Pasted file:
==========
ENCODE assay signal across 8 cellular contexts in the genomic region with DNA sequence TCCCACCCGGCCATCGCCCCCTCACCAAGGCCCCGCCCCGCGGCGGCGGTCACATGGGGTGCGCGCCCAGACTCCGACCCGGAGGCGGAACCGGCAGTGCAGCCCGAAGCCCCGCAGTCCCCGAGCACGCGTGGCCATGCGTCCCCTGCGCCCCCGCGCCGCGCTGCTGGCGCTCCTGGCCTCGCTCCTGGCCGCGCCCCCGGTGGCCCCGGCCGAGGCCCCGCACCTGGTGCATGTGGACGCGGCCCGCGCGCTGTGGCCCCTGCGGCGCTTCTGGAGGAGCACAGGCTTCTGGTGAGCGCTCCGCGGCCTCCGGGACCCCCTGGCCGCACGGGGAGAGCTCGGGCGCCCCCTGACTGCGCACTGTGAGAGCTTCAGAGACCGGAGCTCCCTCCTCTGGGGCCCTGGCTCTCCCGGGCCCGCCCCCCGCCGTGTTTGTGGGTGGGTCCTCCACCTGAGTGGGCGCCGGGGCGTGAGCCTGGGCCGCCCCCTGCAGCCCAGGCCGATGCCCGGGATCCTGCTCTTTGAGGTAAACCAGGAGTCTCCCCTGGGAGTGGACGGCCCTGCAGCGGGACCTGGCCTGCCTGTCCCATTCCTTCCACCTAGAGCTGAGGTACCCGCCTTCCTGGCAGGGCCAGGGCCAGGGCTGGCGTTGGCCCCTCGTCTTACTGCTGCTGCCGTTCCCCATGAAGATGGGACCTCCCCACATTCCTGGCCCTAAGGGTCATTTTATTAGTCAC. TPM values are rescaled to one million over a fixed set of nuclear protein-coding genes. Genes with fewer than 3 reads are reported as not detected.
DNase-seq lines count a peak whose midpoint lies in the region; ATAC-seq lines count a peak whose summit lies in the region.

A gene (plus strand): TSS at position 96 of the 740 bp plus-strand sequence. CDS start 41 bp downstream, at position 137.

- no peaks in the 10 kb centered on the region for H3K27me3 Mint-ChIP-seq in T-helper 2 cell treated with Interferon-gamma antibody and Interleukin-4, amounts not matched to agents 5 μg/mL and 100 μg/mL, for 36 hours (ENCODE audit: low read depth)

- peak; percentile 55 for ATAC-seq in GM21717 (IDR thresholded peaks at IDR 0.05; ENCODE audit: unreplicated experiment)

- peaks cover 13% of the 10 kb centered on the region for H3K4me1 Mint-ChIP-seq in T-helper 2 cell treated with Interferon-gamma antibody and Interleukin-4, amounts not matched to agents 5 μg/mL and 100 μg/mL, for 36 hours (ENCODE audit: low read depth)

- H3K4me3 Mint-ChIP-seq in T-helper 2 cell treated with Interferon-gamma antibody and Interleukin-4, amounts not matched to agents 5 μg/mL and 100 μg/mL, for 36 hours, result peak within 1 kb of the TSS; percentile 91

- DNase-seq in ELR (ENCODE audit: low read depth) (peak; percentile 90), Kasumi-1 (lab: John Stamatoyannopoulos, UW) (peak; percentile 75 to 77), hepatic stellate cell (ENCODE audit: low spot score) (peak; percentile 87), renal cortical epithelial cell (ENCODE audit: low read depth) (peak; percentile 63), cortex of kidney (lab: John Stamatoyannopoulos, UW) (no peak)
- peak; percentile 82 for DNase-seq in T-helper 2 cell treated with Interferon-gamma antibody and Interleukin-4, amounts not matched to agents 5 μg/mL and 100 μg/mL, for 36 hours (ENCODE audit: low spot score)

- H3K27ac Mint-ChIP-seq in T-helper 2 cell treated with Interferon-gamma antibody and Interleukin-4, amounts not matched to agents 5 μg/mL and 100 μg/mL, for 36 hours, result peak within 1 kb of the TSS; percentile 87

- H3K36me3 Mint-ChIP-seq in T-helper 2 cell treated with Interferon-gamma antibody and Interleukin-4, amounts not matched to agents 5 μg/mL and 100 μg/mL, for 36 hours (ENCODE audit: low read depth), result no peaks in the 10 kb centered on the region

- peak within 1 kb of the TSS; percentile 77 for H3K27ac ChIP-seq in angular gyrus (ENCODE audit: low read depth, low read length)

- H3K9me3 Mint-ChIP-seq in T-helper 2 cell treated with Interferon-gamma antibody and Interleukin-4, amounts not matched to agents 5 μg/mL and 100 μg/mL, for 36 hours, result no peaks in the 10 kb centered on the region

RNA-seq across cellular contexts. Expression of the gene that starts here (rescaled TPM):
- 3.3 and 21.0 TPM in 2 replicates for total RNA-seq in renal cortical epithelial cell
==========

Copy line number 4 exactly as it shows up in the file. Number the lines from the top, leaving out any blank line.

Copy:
- no peaks in the 10 kb centered on the region for H3K27me3 Mint-ChIP-seq in T-helper 2 cell treated with Interferon-gamma antibody and Interleukin-4, amounts not matched to agents 5 μg/mL and 100 μg/mL, for 36 hours (ENCODE audit: low read depth)